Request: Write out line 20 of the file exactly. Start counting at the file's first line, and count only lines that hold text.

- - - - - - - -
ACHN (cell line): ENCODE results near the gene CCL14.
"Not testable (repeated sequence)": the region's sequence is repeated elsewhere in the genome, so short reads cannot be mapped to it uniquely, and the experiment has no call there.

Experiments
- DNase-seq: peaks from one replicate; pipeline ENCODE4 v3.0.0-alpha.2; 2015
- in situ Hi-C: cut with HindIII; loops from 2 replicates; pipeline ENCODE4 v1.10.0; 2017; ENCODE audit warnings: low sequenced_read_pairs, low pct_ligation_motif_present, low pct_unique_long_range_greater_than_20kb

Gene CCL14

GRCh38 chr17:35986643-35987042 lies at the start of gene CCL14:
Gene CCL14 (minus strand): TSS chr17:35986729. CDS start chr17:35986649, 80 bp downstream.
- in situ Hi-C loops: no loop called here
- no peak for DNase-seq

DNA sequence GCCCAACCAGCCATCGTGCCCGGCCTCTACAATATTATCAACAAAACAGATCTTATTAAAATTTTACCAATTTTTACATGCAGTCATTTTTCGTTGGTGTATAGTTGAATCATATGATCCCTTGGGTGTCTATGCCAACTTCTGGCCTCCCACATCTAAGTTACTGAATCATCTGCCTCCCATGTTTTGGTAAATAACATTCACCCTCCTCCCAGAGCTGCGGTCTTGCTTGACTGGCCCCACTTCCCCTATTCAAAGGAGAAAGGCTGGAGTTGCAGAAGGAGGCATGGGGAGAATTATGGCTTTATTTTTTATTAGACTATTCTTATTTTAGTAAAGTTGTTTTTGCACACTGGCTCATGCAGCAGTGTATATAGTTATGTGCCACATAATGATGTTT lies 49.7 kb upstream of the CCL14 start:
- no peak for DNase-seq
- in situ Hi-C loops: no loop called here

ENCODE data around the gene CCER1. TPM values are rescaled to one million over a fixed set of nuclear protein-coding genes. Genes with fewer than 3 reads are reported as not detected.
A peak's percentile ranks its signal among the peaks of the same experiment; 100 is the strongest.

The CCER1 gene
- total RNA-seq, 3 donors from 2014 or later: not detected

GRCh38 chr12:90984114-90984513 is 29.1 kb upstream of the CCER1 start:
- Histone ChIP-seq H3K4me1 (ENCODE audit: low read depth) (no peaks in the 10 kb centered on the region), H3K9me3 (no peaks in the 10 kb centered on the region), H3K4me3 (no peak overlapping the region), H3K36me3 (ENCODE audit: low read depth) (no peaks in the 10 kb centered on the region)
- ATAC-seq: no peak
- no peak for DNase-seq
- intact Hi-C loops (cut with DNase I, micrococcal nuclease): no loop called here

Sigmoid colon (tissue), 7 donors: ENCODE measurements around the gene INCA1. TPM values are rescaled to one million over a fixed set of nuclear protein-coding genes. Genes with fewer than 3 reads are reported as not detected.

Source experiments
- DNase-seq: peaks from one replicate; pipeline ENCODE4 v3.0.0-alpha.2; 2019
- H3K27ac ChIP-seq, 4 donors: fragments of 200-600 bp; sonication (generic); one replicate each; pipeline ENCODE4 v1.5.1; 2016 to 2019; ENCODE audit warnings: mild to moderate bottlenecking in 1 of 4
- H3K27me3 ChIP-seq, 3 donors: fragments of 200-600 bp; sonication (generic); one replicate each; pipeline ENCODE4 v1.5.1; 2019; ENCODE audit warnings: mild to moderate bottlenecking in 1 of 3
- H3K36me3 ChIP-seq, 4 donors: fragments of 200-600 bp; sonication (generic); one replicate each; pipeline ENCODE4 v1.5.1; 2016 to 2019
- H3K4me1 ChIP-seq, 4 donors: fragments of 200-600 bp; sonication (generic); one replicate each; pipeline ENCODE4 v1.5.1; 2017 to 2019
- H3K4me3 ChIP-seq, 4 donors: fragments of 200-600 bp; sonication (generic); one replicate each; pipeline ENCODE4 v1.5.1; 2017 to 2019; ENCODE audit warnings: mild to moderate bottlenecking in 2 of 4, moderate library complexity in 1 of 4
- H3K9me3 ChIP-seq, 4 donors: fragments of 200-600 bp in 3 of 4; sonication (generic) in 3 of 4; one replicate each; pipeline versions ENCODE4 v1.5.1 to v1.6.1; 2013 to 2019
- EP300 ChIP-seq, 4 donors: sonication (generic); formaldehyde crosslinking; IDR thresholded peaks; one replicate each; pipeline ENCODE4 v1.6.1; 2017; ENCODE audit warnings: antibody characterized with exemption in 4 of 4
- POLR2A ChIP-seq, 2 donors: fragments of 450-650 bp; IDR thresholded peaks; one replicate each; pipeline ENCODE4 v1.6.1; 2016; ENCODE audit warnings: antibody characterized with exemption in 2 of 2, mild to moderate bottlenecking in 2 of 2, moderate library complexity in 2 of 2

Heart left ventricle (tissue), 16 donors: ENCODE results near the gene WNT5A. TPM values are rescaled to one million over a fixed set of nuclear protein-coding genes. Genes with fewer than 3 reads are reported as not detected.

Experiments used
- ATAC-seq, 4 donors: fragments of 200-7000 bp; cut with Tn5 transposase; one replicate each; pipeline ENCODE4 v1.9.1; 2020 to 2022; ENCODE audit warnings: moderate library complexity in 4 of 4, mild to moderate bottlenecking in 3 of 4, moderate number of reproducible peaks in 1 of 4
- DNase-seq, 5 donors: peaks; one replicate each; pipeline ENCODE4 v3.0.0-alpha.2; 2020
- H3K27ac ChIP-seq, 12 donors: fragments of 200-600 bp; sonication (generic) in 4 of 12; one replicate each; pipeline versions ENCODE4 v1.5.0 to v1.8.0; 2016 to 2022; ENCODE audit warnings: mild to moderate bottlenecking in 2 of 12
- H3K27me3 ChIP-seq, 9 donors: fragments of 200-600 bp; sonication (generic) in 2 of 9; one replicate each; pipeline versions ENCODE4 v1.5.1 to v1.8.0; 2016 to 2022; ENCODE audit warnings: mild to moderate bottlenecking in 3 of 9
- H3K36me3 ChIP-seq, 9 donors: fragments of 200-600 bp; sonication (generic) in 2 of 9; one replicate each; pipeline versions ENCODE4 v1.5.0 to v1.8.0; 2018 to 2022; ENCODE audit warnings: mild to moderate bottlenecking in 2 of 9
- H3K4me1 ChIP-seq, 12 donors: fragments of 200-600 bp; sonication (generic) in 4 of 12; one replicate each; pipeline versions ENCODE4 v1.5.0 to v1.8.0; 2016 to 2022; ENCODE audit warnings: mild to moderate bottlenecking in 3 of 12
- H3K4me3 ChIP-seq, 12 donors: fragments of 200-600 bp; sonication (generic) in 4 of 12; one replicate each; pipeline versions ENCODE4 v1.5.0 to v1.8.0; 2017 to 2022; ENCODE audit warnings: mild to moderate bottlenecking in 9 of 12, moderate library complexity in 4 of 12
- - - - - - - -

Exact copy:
- ATAC-seq: no peak